Friday, 18 December 2015

Let's have some French poetry for Christmas

Over a month has gone by since my last Blog entry and thoughts turn inevitably to Christmas.  Those of you who know me will also know I try to think ''outside the box'' where creative writing is concerned.  Or, as a seasoned Chief Petty Officer once said to me when we were shifting a large amount of boxes from a large space into a smaller one:  ''Think laterally''.

Whatever our religion (or not), we become swept up in festive activities whether intended (or not).  The following poem is one of a collection by Rainer Maria Rilke.  Rilke was born in Prague, Czechoslovakia in 1875 and died in Switzerland in 1926.  He wrote in both French and German although the following is a translation of one of his French poems.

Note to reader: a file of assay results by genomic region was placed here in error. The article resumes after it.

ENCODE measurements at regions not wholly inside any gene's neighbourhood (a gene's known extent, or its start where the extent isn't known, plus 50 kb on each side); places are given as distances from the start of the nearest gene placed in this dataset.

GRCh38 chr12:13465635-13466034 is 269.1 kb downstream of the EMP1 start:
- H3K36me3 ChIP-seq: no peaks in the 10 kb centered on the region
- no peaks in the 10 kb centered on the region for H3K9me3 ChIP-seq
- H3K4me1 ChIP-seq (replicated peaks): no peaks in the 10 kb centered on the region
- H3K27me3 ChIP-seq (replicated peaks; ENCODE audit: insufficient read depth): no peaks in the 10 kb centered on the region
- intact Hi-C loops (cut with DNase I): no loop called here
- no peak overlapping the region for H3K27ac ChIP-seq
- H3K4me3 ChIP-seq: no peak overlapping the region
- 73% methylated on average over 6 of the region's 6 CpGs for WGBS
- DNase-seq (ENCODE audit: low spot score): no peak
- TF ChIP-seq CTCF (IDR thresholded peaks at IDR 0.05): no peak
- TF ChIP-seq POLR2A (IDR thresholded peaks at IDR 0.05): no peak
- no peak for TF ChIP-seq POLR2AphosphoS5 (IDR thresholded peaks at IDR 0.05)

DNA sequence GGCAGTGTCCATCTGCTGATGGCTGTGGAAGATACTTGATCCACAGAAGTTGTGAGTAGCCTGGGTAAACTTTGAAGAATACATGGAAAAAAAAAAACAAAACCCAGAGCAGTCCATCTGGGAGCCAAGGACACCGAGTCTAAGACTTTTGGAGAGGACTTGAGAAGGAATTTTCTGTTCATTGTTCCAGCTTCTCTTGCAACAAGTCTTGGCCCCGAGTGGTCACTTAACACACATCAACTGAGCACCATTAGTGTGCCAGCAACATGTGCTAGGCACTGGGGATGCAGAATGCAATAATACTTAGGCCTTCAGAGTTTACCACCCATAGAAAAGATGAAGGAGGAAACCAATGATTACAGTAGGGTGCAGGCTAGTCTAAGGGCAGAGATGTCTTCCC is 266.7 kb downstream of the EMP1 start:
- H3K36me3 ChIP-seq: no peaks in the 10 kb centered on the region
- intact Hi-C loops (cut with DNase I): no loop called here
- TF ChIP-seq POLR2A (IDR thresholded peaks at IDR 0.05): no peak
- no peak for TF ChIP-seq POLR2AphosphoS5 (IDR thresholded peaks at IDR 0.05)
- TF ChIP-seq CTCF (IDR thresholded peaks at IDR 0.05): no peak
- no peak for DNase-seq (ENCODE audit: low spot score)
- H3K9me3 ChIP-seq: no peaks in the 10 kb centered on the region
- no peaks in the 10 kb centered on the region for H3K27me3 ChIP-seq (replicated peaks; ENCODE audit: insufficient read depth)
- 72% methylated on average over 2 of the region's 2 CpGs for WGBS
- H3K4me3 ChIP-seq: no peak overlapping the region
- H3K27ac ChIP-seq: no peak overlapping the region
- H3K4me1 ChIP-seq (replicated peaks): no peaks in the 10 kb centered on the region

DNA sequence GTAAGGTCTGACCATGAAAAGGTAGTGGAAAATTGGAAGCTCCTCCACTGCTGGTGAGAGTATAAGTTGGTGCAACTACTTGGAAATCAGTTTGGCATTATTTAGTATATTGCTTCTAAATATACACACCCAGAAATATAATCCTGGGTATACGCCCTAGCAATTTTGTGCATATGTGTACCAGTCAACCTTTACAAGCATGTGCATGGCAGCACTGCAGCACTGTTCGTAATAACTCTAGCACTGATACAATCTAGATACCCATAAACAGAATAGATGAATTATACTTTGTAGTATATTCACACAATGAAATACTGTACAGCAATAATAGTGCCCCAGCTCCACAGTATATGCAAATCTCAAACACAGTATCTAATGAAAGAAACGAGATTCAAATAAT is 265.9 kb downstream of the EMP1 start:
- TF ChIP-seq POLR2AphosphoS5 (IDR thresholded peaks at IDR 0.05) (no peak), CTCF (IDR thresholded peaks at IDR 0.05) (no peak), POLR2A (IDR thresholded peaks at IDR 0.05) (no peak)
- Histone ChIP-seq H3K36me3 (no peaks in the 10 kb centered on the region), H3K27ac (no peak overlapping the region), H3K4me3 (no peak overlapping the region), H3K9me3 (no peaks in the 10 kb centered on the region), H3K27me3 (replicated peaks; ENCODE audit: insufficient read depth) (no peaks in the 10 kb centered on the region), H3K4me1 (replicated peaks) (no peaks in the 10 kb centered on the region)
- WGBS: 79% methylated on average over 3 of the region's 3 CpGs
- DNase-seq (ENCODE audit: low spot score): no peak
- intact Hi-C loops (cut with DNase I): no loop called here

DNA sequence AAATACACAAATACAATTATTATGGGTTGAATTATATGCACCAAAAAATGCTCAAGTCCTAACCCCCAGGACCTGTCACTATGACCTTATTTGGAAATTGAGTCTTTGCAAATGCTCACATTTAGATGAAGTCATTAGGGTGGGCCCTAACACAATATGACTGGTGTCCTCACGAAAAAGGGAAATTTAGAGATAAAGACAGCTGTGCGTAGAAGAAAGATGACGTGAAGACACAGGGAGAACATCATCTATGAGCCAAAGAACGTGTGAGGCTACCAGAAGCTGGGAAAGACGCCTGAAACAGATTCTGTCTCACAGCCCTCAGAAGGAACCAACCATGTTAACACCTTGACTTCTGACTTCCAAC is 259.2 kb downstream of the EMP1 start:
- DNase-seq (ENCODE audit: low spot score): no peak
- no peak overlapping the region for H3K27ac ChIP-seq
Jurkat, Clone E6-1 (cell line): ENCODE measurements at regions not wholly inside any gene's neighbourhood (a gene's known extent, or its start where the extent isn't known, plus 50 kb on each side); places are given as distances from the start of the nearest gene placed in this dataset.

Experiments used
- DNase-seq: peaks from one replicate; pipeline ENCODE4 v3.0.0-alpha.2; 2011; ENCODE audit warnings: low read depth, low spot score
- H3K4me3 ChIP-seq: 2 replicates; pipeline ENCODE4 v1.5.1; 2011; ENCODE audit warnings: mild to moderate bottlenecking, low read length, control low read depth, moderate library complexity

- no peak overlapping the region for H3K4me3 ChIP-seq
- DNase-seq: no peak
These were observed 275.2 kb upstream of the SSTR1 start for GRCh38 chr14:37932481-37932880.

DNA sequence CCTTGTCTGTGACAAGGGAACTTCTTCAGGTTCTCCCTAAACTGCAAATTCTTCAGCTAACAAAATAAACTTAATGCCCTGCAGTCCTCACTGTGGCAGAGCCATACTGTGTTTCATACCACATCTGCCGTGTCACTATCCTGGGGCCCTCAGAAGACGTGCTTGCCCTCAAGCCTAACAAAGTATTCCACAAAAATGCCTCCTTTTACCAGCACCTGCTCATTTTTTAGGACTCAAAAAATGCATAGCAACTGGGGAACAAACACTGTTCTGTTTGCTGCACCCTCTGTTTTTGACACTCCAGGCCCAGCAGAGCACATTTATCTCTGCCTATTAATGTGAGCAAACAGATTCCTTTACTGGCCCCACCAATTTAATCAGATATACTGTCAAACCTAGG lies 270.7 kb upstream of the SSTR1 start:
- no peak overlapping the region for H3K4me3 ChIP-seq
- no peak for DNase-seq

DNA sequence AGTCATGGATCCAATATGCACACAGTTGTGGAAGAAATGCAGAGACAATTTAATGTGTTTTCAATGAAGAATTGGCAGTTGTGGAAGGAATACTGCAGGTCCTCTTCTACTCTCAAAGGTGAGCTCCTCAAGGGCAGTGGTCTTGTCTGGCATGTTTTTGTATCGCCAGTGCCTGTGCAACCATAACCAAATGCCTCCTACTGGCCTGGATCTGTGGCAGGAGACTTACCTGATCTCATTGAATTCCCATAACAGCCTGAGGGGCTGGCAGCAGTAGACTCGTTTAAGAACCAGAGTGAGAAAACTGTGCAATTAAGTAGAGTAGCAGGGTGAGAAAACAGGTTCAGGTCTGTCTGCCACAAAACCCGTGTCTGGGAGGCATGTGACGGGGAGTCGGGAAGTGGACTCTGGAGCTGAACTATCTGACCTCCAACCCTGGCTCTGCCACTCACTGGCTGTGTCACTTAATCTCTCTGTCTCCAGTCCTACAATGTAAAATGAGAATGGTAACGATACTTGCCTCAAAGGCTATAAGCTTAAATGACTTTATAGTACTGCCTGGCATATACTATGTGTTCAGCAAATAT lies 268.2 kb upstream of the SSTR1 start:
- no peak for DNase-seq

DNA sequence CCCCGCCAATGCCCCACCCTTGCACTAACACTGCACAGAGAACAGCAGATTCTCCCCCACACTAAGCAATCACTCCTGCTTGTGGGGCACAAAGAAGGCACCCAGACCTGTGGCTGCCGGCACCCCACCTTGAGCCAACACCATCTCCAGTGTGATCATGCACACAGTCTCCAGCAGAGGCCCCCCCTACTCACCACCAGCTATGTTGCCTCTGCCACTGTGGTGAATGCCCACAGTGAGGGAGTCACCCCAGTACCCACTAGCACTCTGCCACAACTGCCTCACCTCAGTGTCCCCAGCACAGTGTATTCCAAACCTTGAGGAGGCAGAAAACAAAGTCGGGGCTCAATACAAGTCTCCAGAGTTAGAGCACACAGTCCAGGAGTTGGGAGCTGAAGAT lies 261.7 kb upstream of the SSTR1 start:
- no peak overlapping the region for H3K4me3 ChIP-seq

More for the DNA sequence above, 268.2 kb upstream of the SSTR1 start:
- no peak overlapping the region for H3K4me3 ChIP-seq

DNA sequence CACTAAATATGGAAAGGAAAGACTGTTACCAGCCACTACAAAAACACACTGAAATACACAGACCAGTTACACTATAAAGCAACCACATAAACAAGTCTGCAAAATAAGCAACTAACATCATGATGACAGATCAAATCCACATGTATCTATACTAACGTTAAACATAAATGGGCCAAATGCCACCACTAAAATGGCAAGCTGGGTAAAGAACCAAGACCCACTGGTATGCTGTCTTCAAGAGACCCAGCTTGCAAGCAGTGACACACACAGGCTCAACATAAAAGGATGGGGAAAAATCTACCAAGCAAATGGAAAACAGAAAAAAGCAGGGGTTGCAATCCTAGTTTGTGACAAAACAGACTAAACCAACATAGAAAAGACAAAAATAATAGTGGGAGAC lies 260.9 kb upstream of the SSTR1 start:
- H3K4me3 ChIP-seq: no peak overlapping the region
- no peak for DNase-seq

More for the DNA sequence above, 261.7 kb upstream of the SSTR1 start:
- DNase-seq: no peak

De Pere en Fils (From Father to Son)

Reject the complicated life,
Look at your hand near the bread on the table:
how clear those two things on the clear cloth are
from father to son and from son to father.

Love the Earth's celestial countryside
and it's joy, hidden by manifest pain,
the quiet window, the harsh door
from father to son and from son to father.

And those kneeling things always in place
and the dog who fidgets, yet outdoes them,
very gentle believer who hardly doubts
from father to son and from son to father.

(c) R M Rilke.

Wishing everyone a peaceful Christmas.  Enjoy the simplicity of silence.

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